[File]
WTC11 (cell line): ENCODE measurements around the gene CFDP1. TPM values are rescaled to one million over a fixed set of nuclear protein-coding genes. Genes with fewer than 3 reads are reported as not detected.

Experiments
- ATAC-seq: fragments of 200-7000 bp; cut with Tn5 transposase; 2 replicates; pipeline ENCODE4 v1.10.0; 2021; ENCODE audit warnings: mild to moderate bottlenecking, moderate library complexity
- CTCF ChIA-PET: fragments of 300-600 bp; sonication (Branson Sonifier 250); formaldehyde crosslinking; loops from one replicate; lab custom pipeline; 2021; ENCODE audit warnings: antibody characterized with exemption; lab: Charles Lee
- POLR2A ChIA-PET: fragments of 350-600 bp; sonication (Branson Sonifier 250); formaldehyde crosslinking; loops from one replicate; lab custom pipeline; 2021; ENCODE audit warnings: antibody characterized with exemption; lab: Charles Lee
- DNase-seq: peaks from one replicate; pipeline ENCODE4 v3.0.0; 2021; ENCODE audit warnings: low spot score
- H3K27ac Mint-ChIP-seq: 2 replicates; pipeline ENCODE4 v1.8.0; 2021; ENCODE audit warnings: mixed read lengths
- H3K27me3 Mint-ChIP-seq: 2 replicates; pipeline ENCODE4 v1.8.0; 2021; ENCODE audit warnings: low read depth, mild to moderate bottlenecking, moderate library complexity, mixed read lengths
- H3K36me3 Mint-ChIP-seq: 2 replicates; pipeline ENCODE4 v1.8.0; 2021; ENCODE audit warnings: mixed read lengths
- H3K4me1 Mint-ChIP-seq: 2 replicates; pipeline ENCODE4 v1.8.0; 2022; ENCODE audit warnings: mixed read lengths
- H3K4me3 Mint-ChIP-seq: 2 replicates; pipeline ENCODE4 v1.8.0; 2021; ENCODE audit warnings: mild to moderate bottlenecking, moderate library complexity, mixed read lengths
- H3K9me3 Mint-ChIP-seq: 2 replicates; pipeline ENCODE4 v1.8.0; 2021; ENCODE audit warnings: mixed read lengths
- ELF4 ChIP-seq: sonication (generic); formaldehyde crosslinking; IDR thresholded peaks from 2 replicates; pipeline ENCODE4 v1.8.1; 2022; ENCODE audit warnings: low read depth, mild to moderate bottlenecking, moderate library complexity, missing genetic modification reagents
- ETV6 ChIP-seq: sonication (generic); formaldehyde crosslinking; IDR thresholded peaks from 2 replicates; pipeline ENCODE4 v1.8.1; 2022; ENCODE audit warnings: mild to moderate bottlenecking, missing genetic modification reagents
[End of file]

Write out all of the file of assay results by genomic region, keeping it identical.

WTC11 (cell line): ENCODE measurements around the gene CFDP1. TPM values are rescaled to one million over a fixed set of nuclear protein-coding genes. Genes with fewer than 3 reads are reported as not detected.

Experiments
- ATAC-seq: fragments of 200-7000 bp; cut with Tn5 transposase; 2 replicates; pipeline ENCODE4 v1.10.0; 2021; ENCODE audit warnings: mild to moderate bottlenecking, moderate library complexity
- CTCF ChIA-PET: fragments of 300-600 bp; sonication (Branson Sonifier 250); formaldehyde crosslinking; loops from one replicate; lab custom pipeline; 2021; ENCODE audit warnings: antibody characterized with exemption; lab: Charles Lee
- POLR2A ChIA-PET: fragments of 350-600 bp; sonication (Branson Sonifier 250); formaldehyde crosslinking; loops from one replicate; lab custom pipeline; 2021; ENCODE audit warnings: antibody characterized with exemption; lab: Charles Lee
- DNase-seq: peaks from one replicate; pipeline ENCODE4 v3.0.0; 2021; ENCODE audit warnings: low spot score
- H3K27ac Mint-ChIP-seq: 2 replicates; pipeline ENCODE4 v1.8.0; 2021; ENCODE audit warnings: mixed read lengths
- H3K27me3 Mint-ChIP-seq: 2 replicates; pipeline ENCODE4 v1.8.0; 2021; ENCODE audit warnings: low read depth, mild to moderate bottlenecking, moderate library complexity, mixed read lengths
- H3K36me3 Mint-ChIP-seq: 2 replicates; pipeline ENCODE4 v1.8.0; 2021; ENCODE audit warnings: mixed read lengths
- H3K4me1 Mint-ChIP-seq: 2 replicates; pipeline ENCODE4 v1.8.0; 2022; ENCODE audit warnings: mixed read lengths
- H3K4me3 Mint-ChIP-seq: 2 replicates; pipeline ENCODE4 v1.8.0; 2021; ENCODE audit warnings: mild to moderate bottlenecking, moderate library complexity, mixed read lengths
- H3K9me3 Mint-ChIP-seq: 2 replicates; pipeline ENCODE4 v1.8.0; 2021; ENCODE audit warnings: mixed read lengths
- ELF4 ChIP-seq: sonication (generic); formaldehyde crosslinking; IDR thresholded peaks from 2 replicates; pipeline ENCODE4 v1.8.1; 2022; ENCODE audit warnings: low read depth, mild to moderate bottlenecking, moderate library complexity, missing genetic modification reagents
- ETV6 ChIP-seq: sonication (generic); formaldehyde crosslinking; IDR thresholded peaks from 2 replicates; pipeline ENCODE4 v1.8.1; 2022; ENCODE audit warnings: mild to moderate bottlenecking, missing genetic modification reagents